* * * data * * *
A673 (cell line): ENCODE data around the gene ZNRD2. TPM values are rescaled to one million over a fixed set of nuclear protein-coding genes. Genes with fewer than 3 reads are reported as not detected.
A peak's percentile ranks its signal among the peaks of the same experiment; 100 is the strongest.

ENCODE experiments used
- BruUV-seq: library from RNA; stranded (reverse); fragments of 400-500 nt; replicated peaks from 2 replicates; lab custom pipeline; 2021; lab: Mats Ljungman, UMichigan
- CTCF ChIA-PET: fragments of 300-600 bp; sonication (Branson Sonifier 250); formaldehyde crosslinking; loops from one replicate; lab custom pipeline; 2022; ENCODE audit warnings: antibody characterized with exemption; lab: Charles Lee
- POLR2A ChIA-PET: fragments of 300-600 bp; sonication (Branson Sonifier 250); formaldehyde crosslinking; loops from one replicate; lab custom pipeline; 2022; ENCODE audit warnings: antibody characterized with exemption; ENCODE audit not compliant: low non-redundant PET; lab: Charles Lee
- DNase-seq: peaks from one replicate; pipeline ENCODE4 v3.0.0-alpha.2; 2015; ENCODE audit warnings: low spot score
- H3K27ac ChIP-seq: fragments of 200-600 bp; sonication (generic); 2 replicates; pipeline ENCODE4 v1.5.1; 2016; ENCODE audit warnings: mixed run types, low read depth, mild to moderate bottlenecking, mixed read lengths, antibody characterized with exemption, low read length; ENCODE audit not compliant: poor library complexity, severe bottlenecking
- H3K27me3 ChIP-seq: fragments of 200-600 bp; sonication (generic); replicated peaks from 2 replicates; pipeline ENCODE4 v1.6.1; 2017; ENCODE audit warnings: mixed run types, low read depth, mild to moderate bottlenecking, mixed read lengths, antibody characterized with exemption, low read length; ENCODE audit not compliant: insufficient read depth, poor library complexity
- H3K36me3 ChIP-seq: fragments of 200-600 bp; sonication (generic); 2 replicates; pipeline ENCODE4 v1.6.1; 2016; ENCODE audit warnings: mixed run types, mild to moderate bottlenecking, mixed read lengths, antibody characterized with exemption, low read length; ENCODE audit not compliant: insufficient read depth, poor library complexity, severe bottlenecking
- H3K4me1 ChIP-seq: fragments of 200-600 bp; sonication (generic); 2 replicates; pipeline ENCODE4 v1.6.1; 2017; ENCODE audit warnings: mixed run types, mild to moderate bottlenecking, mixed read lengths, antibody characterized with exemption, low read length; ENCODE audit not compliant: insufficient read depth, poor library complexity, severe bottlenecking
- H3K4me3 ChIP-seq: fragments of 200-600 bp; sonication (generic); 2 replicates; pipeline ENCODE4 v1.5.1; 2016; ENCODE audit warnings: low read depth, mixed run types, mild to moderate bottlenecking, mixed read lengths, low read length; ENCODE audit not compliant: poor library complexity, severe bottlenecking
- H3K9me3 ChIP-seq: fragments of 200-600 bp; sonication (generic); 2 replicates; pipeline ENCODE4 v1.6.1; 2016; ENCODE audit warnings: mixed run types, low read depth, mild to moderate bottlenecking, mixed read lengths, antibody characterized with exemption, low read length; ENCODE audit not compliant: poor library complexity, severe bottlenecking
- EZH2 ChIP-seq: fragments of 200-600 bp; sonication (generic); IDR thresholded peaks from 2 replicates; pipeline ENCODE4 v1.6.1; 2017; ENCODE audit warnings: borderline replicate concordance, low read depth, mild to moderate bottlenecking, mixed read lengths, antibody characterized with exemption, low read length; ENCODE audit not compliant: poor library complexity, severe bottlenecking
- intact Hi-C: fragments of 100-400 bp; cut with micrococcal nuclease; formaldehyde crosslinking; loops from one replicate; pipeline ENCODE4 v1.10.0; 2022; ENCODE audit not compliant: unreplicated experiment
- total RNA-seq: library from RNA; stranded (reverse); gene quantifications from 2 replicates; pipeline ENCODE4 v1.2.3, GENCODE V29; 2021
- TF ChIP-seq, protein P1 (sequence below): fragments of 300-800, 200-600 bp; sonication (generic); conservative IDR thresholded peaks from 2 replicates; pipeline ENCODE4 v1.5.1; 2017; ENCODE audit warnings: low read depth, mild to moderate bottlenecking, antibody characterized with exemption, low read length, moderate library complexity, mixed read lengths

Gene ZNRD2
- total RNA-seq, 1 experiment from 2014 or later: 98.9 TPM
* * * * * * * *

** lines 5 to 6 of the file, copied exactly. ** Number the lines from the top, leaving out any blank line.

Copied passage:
- CTCF ChIA-PET: fragments of 300-600 bp; sonication (Branson Sonifier 250); formaldehyde crosslinking; loops from one replicate; lab custom pipeline; 2022; ENCODE audit warnings: antibody characterized with exemption; lab: Charles Lee
- POLR2A ChIA-PET: fragments of 300-600 bp; sonication (Branson Sonifier 250); formaldehyde crosslinking; loops from one replicate; lab custom pipeline; 2022; ENCODE audit warnings: antibody characterized with exemption; ENCODE audit not compliant: low non-redundant PET; lab: Charles Lee